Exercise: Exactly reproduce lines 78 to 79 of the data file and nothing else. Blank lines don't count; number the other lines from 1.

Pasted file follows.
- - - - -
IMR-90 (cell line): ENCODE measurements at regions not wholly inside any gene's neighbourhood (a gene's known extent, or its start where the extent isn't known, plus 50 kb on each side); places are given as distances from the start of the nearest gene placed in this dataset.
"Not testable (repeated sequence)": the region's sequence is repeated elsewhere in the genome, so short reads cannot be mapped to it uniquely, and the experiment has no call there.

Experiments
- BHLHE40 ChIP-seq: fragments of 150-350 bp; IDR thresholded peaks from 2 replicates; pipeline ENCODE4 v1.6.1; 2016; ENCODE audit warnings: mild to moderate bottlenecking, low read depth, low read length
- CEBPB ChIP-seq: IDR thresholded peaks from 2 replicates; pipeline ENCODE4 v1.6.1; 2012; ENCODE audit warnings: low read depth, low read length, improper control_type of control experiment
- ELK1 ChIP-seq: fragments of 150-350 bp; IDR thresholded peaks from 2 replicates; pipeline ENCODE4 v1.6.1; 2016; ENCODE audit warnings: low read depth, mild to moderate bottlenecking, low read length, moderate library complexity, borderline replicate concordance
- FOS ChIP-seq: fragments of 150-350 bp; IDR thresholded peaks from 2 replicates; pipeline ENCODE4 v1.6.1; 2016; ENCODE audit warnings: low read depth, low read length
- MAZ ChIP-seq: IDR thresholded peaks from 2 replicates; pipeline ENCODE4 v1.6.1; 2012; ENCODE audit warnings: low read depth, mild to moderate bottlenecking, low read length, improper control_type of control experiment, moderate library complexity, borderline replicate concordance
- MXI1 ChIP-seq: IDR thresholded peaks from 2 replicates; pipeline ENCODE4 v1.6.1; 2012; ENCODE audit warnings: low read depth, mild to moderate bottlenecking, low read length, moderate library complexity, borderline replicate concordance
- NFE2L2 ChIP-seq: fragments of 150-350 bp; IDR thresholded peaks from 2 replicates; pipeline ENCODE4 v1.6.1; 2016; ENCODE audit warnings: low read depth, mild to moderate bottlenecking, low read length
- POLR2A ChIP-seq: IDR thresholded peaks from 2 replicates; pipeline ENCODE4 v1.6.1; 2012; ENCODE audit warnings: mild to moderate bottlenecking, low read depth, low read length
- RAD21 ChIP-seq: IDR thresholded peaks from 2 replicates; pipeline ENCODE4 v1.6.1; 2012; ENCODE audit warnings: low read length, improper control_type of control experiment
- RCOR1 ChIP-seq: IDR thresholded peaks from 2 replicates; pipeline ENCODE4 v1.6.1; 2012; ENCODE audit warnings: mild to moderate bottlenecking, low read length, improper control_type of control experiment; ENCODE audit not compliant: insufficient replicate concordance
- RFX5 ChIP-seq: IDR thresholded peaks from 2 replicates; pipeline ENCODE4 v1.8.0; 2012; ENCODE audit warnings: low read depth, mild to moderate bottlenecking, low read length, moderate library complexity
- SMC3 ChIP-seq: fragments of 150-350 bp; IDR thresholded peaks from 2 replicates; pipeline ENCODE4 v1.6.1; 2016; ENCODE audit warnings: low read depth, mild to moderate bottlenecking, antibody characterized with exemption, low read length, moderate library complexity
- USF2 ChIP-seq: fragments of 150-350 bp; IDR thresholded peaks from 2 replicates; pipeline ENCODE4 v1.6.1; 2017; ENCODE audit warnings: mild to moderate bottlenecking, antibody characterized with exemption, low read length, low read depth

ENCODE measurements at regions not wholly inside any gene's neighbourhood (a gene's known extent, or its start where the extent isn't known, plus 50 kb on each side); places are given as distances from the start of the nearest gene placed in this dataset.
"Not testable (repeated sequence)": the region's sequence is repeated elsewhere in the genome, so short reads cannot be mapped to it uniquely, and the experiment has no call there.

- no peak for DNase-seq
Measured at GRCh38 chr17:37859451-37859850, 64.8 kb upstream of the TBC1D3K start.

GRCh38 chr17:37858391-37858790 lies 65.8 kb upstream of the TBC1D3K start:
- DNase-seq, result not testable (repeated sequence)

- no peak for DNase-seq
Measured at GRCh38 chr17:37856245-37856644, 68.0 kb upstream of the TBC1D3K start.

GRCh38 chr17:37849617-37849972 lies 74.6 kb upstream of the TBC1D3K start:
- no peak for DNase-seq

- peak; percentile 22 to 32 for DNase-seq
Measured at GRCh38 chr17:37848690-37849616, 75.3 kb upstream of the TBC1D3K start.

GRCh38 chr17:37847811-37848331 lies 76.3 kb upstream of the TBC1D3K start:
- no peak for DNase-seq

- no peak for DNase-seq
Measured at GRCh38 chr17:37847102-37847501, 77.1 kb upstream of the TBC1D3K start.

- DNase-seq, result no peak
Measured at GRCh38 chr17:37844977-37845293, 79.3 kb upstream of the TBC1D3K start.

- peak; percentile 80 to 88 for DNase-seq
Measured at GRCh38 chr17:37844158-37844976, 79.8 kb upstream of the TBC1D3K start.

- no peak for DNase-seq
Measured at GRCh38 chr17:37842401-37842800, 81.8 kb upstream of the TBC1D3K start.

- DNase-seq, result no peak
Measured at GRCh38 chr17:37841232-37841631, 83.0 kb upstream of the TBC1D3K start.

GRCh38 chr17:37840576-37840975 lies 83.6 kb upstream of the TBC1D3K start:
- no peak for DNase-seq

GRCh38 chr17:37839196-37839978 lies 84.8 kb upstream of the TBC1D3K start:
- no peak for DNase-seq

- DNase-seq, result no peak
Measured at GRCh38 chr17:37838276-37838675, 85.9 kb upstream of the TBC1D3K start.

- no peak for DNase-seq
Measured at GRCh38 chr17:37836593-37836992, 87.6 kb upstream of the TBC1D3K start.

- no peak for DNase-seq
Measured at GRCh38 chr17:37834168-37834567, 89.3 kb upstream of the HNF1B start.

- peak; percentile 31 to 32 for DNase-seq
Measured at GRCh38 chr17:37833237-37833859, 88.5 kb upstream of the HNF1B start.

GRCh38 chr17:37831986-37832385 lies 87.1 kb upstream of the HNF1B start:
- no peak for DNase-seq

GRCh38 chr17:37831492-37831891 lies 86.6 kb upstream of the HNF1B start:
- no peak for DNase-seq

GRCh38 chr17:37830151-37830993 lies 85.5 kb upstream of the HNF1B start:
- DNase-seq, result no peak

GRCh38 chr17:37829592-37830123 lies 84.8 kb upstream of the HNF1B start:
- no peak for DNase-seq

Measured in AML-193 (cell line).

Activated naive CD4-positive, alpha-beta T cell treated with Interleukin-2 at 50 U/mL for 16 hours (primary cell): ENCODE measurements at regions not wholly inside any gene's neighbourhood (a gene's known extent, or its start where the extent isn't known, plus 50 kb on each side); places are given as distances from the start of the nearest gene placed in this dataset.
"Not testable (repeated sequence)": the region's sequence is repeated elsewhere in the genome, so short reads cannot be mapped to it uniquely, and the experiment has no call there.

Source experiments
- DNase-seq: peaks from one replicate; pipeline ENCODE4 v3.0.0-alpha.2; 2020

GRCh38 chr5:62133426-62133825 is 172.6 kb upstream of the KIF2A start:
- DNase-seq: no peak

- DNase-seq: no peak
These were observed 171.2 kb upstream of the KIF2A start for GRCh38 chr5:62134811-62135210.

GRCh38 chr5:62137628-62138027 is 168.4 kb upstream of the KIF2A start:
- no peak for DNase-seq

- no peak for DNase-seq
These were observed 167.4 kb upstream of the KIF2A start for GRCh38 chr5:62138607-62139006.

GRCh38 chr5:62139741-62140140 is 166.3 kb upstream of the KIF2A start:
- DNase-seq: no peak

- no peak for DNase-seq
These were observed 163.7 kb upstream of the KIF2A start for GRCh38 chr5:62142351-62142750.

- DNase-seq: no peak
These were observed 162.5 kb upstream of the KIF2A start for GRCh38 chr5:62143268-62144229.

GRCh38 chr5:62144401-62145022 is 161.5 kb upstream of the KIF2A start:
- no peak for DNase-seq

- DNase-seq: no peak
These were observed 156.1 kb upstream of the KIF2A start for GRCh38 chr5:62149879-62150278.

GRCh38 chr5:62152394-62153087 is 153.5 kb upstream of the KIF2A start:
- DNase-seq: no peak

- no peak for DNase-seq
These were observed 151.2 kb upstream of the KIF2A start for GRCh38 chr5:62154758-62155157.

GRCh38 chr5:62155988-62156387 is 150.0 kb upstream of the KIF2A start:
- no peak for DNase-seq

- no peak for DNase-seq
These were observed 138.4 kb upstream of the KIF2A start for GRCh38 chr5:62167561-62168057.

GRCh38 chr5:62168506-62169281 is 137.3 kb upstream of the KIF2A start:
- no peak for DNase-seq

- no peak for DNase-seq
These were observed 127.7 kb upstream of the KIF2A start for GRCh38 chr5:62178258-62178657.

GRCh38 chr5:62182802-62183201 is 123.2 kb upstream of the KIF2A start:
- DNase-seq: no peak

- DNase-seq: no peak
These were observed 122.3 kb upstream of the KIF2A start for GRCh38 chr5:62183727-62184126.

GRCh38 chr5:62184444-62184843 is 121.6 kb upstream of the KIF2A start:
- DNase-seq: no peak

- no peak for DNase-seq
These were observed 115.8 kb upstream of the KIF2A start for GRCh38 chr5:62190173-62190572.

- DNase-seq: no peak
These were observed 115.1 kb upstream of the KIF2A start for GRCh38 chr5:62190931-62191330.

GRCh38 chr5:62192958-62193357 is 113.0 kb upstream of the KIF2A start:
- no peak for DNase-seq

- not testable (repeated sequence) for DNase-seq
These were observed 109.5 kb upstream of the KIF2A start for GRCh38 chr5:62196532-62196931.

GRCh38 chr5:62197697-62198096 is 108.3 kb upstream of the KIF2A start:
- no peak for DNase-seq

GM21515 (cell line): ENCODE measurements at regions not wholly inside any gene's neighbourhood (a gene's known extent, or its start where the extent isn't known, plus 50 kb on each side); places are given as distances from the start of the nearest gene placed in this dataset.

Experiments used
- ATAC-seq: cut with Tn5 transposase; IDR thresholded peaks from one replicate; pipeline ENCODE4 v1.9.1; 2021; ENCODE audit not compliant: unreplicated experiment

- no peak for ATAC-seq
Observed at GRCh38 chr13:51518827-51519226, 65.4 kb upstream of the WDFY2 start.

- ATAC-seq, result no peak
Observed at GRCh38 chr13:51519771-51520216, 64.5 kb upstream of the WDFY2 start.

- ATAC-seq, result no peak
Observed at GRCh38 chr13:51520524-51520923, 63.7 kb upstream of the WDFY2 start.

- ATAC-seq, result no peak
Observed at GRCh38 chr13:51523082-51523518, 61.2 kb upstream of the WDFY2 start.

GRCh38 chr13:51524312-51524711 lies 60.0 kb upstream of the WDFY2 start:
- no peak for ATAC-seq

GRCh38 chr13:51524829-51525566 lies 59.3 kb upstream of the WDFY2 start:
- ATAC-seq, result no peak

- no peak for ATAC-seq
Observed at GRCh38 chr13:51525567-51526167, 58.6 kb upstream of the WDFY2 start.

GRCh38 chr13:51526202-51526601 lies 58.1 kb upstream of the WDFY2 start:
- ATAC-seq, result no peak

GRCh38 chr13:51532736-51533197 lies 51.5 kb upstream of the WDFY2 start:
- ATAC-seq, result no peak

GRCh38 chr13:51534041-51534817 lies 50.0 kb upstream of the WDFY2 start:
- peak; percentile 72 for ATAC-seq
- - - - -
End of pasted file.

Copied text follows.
- DNase-seq: no peak
These were observed 162.5 kb upstream of the KIF2A start for GRCh38 chr5:62143268-62144229.